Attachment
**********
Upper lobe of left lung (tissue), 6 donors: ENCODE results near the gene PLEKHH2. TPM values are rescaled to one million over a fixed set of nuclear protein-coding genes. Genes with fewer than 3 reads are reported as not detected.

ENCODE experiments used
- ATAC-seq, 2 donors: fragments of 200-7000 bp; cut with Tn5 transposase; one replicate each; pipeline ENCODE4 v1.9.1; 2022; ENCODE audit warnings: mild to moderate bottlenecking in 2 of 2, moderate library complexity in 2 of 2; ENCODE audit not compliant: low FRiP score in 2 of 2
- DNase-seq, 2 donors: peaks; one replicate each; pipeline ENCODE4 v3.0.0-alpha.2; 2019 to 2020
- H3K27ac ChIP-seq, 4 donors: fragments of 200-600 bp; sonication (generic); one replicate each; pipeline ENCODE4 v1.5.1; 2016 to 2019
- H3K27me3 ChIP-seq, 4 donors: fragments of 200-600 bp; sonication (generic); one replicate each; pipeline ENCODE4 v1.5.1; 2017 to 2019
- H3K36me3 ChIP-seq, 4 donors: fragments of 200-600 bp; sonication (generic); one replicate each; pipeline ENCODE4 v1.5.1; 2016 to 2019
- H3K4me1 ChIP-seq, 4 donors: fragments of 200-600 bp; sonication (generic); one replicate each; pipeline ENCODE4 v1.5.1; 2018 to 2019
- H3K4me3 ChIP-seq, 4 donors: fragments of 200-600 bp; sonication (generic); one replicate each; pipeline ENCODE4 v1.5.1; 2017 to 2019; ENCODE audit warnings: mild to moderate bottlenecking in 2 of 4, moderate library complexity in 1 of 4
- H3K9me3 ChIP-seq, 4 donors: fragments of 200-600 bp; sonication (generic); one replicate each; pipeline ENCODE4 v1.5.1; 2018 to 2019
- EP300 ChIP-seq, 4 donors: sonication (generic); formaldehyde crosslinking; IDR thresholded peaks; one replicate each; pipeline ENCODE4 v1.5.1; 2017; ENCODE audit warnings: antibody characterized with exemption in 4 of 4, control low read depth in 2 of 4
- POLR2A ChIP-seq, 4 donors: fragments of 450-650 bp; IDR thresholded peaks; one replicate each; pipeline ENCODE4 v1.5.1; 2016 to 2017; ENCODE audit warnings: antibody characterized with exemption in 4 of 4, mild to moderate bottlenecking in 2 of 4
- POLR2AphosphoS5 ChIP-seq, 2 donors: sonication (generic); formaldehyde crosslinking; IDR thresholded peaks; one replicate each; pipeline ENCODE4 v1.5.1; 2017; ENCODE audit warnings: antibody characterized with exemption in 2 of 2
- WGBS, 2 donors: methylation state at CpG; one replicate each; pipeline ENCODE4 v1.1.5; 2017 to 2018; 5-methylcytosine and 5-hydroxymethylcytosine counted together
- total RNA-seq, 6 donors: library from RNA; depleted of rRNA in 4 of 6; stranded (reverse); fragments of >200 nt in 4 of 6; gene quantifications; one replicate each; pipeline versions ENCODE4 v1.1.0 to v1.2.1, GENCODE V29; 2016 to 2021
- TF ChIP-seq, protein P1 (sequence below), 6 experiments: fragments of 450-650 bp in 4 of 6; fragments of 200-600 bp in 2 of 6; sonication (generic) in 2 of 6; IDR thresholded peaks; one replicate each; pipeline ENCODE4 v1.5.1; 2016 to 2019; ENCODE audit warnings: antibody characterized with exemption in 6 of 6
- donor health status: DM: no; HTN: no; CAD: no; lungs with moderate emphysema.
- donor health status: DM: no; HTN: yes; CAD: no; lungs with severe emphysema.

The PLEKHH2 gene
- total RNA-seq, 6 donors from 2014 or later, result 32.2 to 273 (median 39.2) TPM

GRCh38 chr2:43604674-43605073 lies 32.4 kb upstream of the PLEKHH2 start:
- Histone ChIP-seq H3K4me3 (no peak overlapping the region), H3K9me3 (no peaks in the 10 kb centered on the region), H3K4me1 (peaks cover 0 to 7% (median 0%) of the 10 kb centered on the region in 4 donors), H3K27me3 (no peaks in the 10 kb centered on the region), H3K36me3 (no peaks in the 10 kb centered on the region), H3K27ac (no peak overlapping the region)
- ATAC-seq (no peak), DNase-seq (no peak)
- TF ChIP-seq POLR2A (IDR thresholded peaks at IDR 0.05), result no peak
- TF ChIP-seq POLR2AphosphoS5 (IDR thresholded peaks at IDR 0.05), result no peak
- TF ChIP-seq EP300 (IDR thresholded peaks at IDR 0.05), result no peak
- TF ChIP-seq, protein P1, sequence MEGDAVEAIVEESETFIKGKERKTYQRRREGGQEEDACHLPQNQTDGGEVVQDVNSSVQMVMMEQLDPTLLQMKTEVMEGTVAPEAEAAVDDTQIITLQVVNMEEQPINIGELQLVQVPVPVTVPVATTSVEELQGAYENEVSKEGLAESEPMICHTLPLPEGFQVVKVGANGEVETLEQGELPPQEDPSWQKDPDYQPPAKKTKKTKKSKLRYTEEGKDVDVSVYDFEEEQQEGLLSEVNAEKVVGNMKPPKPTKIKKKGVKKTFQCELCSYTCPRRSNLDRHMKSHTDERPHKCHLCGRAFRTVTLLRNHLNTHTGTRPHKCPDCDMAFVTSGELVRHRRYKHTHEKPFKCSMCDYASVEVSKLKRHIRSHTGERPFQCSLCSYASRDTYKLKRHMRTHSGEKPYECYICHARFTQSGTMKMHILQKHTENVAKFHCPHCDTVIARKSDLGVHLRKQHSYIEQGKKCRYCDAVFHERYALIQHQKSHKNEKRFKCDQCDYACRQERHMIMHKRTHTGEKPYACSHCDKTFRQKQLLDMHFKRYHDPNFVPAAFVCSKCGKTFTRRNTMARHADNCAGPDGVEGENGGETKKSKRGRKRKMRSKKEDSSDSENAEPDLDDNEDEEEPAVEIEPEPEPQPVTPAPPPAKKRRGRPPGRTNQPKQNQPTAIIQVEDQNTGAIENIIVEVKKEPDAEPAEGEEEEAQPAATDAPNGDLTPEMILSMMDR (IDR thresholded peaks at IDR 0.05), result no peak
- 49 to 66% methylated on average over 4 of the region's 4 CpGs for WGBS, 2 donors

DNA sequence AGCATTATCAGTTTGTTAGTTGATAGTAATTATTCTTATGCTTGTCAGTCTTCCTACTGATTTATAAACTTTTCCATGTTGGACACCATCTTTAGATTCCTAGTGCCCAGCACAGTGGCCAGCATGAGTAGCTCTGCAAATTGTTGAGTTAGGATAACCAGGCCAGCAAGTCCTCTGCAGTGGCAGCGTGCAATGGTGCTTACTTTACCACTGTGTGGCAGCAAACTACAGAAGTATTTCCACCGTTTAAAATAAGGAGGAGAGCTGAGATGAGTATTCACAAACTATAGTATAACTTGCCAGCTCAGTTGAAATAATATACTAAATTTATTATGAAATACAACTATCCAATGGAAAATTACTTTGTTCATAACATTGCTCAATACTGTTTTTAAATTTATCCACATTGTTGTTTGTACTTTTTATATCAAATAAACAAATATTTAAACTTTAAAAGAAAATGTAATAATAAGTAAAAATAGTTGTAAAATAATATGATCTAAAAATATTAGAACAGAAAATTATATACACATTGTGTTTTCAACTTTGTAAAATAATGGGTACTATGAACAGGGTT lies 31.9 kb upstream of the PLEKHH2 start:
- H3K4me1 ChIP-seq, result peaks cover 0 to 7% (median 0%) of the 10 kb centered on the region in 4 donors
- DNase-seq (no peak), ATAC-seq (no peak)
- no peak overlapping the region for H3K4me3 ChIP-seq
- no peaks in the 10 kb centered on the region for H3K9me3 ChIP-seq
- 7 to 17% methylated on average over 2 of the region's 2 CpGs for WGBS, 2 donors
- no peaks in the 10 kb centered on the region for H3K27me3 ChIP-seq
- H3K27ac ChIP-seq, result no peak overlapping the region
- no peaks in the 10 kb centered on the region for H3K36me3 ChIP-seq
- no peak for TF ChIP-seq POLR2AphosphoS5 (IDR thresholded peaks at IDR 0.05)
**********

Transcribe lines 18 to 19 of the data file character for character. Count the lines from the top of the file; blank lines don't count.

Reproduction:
- donor health status: DM: no; HTN: yes; CAD: no; lungs with severe emphysema.

The PLEKHH2 gene